Figure 1 Widefield Epi-Fluorescence

Wide Field Epi-Fluorescence
Click to Enlarge

Figure 2 Optical Sections (Visualization of Thin Planes within a Bulk Sample)

Optical Sectioning in Confocal Microscopy

Optical Sectioning in Confocal Microscopy
Click to Enlarge


Optical Sectioning in Multiphoton Microscopy

Optical Sectioning in Multiphoton Microscopy
Click to Enlarge

Signal generated by the sample is shown in green. Optical sections are formed by discretely measuring the signal generated within a specific focal plane. In confocal LSM, out-of-focus light is rejected through the use of a pinhole aperture, thereby leading to higher resolution. In multiphoton LSM, signal is only generated in the focal volume. Signal collected at each optical section can be reconstructed to create a 3D image.

 

Contrast Mechanisms in LSM

Biological samples typically do not have very good contrast, which leads to difficulty in observing the boundaries between adjacent structures. A common method for improving contrast in laser scanning microscopes is through the use of fluorescence.

In fluorescence, a light-emitting molecule is used to distinguish the constituent of interest from the background or neighboring structure. This molecule can already exist within the specimen (endogenous or auto-fluorescence), be applied externally and attached to the constituent (chemically or through antibody binding), or transfected (fluorescent proteins) into the cell.

In order for the molecule to emit light (fluoresce) it must first absorb light (a photon) with the appropriate amount of energy to promote the molecule from the ground state to the excited state, as seen in Figure 3A below. Light is emitted when the molecule returns back down to the ground state. The amount of fluorescence is proportional to the intensity (I) of the incident laser, and so confocal LSM is often referred to as a linear imaging technique. Natural losses within this relaxation process require that the emitted photon have lower energy—that is, a longer wavelength—than the absorbed photon.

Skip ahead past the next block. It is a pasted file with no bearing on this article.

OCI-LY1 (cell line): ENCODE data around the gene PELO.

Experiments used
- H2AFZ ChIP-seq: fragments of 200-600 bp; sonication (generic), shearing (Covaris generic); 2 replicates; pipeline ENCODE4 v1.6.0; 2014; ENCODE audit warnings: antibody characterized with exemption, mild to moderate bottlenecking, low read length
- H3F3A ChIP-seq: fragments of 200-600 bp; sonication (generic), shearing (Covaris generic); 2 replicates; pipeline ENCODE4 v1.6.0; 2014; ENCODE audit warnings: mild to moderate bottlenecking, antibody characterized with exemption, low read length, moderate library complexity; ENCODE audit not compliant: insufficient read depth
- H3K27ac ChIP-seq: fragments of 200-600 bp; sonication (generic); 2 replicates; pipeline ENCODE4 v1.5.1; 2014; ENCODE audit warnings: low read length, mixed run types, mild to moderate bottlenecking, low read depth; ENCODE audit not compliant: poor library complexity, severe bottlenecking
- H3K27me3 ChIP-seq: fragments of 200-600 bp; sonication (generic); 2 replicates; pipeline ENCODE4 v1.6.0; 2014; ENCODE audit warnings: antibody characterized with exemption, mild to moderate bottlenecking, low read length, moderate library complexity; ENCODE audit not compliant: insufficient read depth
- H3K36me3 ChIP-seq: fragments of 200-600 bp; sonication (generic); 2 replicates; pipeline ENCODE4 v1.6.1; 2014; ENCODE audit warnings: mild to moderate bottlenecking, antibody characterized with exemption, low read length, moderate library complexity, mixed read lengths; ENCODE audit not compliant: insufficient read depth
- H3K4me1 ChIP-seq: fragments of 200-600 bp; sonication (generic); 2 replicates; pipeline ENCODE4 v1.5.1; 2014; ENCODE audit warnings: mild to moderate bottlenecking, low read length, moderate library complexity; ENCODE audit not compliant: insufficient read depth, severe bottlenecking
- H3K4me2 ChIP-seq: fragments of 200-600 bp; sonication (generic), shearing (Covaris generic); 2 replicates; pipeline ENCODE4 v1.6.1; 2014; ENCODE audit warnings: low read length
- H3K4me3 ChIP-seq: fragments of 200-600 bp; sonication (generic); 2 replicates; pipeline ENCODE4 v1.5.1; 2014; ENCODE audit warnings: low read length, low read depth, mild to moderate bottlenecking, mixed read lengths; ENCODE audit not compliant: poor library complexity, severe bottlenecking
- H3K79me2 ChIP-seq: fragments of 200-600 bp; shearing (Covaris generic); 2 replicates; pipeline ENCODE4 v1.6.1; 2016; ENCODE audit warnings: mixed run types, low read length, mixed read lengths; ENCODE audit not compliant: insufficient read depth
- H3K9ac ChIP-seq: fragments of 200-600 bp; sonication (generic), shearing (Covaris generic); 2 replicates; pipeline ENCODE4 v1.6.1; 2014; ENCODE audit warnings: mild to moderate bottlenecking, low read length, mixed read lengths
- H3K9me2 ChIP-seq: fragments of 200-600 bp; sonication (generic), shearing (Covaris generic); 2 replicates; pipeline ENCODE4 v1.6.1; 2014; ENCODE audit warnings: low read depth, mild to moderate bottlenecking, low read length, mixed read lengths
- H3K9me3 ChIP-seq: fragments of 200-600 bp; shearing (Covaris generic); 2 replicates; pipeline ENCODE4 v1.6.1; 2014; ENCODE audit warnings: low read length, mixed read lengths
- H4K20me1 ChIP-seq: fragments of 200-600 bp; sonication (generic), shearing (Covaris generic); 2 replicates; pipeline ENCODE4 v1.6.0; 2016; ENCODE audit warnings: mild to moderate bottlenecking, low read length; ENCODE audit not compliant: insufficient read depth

Multiphoton excitation (Figure 3B, below) of the molecule occurs when two (or more) photons, whose sum energy satisfies the transition energy, arrive simultaneously. Consequently, the two arriving photons will be of lower energy than the emitted fluorescence photon.

There are also multiphoton contrast mechanisms, such as harmonic generation and sum frequency generation, that use non-absorptive processes. Under conditions in which harmonic generation is allowed, the incident photons are simultaneously annihilated and a new photon of the summed energy is created, as illustrated in Figure 3C below.

Further constituent discrimination can be obtained by observing the physical order of the harmonic generation. In the case of second harmonic generation (SHG), signal is only generated in constituents that are highly ordered and lacking inversion symmetry. Third harmonic generation (THG) is observed at boundary interfaces where there is a refractive index change. Two-photon excitation and SHG are nonlinear processes and the signal generated is dependent on the square of the intensity (I2).

The nonlinear nature of signal generation in multiphoton microscopy means that high photon densities are required to observe SHG and THG. In order to accomplish this while maintaining relatively low average power on the sample, mode-locked femtosecond pulsed lasers, particularly Ti:Sapphire lasers, have become the standard.